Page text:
Representation shapes the work experience of black employees
Highlights of History
- More white than black workers say their leaders at work are of the same race
- Black workers with black leaders at work are more positive about their jobs
This study is presented to you by the Gallup Center on Black Voices. Register to receive the latest information.
WASHINGTON, DC – Black employees in the United States are significantly less likely than white workers to say that the leadership of their organizations includes people of the same race as them. Yet black workers who see black leaders at work have much more positive attitudes about their workplaces and jobs than black workers who do not see black leaders in their organizations.
Black and Hispanic workers less likely to see leaders of their own race
Thirty-seven percent of black workers who are employed full or part time strongly agree that blacks hold leadership positions in their organizations. Likewise, 40% of Hispanic workers report Hispanic leaders in their workplace. Yet 55% of white workers report working in organizations with white leaders. While perhaps not surprising, this evidence of a racial / ethnic gap in representation at the highest levels is striking.
Black and Hispanic workers less likely than white workers to report leaders of their own race in the workplace
People of my race / ethnicity hold leadership positions in my organization.
|Black workers||White workers||Hispanic workers|
|5 “Strongly agree”||37||55||40|
|1 “Strongly disagree”||11||4||8|
|GALLUP PANEL, NOV. 6-DEC. 1, 2020|
These results come from the latest Gallup Center on Black Voices online survey conducted from November 6 to December 1, 2020. Over 8,000 respondents were polled, including over 3,500 white workers, over 2,000 black workers and over 2 000 Hispanic workers. .
Black workers with black leaders at work are more positive about their jobs
Among black workers who strongly agree that there are leaders of their same race in their workplace, the majority report more inclusive and fair workplaces in all nine aspects of work experiences . Meanwhile, small single-digit percentages of those who to disagree that there are leaders of their race in leadership positively assess these same experiences.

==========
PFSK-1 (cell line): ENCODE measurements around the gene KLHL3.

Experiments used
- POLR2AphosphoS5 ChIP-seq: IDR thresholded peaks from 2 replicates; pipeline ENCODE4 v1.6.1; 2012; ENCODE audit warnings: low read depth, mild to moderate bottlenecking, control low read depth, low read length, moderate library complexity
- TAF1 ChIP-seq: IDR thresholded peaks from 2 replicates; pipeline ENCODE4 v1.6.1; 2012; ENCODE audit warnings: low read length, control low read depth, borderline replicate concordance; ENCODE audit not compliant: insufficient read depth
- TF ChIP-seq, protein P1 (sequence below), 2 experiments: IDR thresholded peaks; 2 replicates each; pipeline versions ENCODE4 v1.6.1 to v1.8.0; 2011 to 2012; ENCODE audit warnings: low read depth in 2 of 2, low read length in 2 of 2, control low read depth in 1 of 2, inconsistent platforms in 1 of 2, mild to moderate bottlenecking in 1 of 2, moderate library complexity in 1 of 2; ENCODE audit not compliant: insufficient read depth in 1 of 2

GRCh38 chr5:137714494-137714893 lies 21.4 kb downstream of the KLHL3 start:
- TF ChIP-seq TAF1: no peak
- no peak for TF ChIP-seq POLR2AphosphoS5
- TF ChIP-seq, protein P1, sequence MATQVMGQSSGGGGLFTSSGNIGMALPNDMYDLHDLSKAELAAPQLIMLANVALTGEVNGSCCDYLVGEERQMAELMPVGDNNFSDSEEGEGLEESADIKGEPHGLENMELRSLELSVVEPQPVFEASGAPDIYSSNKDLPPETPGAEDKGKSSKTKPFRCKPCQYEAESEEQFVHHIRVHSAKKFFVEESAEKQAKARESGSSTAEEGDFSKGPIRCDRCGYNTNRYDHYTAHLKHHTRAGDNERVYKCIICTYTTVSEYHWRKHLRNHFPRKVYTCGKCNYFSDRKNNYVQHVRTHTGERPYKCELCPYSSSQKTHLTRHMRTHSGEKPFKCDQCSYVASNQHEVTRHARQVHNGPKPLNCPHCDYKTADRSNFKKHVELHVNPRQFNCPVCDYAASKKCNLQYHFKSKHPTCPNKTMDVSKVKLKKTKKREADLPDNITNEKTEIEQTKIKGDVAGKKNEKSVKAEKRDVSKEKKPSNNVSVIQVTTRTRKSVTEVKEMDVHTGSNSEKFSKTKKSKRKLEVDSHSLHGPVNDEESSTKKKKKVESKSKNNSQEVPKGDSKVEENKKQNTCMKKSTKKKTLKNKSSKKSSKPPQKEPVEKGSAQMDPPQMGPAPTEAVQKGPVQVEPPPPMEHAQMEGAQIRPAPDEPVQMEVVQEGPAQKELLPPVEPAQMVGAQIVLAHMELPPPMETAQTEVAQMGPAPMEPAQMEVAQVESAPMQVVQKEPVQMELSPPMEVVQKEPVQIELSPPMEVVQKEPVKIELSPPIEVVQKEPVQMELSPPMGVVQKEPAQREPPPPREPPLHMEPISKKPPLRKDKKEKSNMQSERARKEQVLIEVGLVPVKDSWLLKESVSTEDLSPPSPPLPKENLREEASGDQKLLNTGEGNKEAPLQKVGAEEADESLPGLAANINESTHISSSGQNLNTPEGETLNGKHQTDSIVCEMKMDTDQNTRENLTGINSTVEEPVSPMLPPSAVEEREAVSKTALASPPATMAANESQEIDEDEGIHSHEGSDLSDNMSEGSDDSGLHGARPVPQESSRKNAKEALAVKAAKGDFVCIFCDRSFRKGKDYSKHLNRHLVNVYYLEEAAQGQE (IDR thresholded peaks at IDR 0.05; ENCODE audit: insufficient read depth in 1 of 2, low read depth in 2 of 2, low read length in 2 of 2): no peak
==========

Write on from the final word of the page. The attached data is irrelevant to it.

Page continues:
Among black employees who report working under the direction of their own race, two in three strongly agree that their employer is committed to building each employee’s strengths (66%) and that their organization addresses everything. the world fairly (66%).
Likewise, the majority of Black employees in companies with Black leaders also strongly agree with the other six positive work experiences:
- have confidence that their employer will make sure they are treated well (62%)
- have confidence in the ethics and integrity of their business (61%)
- be treated with respect (58%)
- feel comfortable being themselves at work (56%)
Black American Workers Who Say Their Race Is Represented In Workplace Leadership Show More Positive Ratings Of Their Workplace
% who strongly agree with each statement
|Strongly Agree Blacks in Leadership||Strongly Disagree Blacks in Leadership||Difference|
|My current employer is committed to developing the strengths of each employee.||66||4||62|
|My organization is fair for everyone.||66||6||60|
|If I raise a concern about the way I am being treated, I have no doubts that my employer would do the right thing.||62||4||58|
|If I raised a concern about ethics and integrity, I have no doubts that my employer would do the right thing.||61||5||56|
|At work, I am treated with respect.||58||6||52|
|At work, I feel comfortable being myself.||56||7||49|
|PANNEAU GALLUP, 6 Nov-Dec 1, 2020|
In response to nationwide protests following the death of George Floyd last spring, CEOs of many American companies have responded by adopting programs to increase diversity and representation. Yet Gallup’s latest race poll suggests that representation in the workplace remains unbalanced.
Black workers in the United States are less likely than white workers to say that there are people in their workplace who are of the same race as them, especially in leadership roles. Their perceptions reflect hard data. For example, among CEOs of Fortune 500 companies, only 1% (five out of 500) are black – a much lower percentage than the percentage of black workers in the overall American workforce. Likewise, black workers (7.8%) are much less likely than white workers (83.6%) to hold managerial positions in the US workforce, according to data from the Bureau of Labor Statistics. .
Black workers who strongly agree that they work in companies run by black executives are much more likely than black workers who strongly agree not to indicate that their workplaces present elements of inclusion. The consequences of this difference are apparent in workplace outcomes, as black workers who see their race represented in leadership roles are much more positive about their employer’s inclusiveness than black workers who fail to see. their race represented at the top. The differences are stark enough to warrant serious attention in promoting the well-being and engagement of black employees.
Learn more about how the Gallup Panel works.